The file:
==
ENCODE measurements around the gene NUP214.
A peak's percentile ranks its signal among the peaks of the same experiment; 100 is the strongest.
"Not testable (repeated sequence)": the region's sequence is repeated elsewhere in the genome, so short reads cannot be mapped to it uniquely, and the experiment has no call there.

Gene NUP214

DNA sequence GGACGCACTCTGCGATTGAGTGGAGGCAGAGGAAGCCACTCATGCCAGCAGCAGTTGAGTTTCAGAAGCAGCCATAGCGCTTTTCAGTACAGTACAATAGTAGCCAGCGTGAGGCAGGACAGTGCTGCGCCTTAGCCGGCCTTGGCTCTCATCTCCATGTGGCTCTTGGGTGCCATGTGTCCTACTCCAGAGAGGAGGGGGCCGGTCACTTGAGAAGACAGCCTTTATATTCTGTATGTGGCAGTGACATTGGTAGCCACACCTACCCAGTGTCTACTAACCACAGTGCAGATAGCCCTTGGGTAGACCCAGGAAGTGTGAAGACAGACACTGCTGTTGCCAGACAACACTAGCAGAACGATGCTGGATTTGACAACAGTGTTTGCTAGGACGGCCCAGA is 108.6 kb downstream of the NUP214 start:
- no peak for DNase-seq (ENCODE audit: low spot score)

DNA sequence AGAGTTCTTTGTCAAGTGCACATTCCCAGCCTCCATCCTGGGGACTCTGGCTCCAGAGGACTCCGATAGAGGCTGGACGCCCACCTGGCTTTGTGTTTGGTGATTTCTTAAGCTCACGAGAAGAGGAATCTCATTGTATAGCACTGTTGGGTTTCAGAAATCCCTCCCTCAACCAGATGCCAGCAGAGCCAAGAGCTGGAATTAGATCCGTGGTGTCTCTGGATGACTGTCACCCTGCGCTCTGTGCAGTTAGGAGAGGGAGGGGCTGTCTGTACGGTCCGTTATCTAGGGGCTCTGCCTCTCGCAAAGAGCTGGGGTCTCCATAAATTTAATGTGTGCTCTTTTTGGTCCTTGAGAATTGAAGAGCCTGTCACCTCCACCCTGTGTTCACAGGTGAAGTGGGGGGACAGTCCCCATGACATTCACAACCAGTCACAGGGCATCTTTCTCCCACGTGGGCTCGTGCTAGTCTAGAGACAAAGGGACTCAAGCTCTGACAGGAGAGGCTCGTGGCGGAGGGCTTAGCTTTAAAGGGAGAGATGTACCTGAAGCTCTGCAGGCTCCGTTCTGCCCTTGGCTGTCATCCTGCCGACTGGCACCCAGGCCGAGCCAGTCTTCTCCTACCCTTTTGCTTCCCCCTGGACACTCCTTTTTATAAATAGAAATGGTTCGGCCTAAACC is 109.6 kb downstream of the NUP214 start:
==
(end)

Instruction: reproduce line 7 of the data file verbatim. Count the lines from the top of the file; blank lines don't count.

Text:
DNA sequence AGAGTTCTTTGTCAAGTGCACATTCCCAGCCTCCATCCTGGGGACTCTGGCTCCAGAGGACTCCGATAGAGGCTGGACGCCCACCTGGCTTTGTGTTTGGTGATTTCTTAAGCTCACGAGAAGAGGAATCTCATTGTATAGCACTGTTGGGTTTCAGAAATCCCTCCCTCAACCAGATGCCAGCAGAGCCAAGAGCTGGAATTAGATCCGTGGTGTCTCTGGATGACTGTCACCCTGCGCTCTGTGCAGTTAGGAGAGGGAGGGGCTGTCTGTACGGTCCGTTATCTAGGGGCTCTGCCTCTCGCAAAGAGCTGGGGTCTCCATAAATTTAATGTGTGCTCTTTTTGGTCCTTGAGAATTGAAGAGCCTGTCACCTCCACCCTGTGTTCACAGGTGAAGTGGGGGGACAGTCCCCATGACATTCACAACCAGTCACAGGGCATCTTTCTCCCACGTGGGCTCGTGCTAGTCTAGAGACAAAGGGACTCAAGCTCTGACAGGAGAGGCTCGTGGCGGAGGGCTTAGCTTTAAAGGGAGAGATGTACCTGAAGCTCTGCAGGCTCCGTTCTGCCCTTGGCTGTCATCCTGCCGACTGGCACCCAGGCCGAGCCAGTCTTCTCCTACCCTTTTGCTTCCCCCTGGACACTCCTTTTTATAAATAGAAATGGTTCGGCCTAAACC is 109.6 kb downstream of the NUP214 start: